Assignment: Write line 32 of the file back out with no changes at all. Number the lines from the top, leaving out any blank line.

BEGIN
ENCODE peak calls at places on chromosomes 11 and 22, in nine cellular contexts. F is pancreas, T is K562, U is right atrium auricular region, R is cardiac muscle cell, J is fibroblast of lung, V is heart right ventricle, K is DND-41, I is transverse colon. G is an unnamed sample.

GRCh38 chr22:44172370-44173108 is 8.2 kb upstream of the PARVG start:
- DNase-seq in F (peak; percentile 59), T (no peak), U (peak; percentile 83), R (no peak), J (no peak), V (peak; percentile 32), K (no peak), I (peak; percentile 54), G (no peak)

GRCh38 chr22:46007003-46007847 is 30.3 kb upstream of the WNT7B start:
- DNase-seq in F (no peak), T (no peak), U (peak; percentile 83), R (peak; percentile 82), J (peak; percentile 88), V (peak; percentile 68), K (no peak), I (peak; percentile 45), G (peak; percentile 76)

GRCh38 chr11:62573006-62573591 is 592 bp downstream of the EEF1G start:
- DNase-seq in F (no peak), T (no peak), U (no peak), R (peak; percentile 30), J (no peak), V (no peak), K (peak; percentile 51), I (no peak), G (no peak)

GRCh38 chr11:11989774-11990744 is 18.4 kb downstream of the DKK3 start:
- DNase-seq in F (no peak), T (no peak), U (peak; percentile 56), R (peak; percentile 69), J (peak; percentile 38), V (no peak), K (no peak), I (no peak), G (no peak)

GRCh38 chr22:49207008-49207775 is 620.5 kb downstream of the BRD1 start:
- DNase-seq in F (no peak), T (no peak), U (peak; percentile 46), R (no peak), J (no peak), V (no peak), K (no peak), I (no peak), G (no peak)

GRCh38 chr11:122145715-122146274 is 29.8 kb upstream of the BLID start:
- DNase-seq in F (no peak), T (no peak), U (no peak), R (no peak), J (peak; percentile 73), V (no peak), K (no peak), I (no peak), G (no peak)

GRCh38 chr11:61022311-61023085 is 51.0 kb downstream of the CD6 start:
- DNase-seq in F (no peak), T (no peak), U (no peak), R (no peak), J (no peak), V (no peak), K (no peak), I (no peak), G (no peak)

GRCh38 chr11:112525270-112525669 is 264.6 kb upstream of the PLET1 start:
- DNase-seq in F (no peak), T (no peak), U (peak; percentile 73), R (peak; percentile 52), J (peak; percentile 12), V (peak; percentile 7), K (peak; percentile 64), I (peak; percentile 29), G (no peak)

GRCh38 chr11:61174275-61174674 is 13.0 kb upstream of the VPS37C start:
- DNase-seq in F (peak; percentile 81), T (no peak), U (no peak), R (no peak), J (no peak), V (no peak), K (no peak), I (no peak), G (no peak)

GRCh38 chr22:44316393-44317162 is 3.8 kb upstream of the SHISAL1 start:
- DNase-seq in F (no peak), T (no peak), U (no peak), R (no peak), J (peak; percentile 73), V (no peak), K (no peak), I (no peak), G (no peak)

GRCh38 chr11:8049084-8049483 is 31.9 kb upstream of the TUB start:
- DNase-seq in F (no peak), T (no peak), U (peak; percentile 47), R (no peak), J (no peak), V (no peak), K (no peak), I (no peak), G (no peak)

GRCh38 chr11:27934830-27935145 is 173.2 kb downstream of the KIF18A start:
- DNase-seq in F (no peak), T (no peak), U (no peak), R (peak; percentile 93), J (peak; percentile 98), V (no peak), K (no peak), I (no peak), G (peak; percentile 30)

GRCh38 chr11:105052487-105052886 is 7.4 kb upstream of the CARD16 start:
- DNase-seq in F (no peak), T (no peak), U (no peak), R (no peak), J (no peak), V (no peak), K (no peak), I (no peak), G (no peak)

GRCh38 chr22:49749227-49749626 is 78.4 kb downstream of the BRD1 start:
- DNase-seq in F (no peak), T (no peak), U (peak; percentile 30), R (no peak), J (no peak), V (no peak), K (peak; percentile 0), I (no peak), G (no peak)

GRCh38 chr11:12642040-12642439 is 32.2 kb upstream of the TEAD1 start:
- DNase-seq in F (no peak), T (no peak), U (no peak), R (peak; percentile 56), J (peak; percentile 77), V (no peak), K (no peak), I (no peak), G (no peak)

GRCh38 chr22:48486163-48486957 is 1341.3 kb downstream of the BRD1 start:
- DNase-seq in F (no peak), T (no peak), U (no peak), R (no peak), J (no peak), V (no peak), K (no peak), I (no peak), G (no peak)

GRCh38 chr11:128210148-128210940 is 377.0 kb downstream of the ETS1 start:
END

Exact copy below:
GRCh38 chr22:48486163-48486957 is 1341.3 kb downstream of the BRD1 start: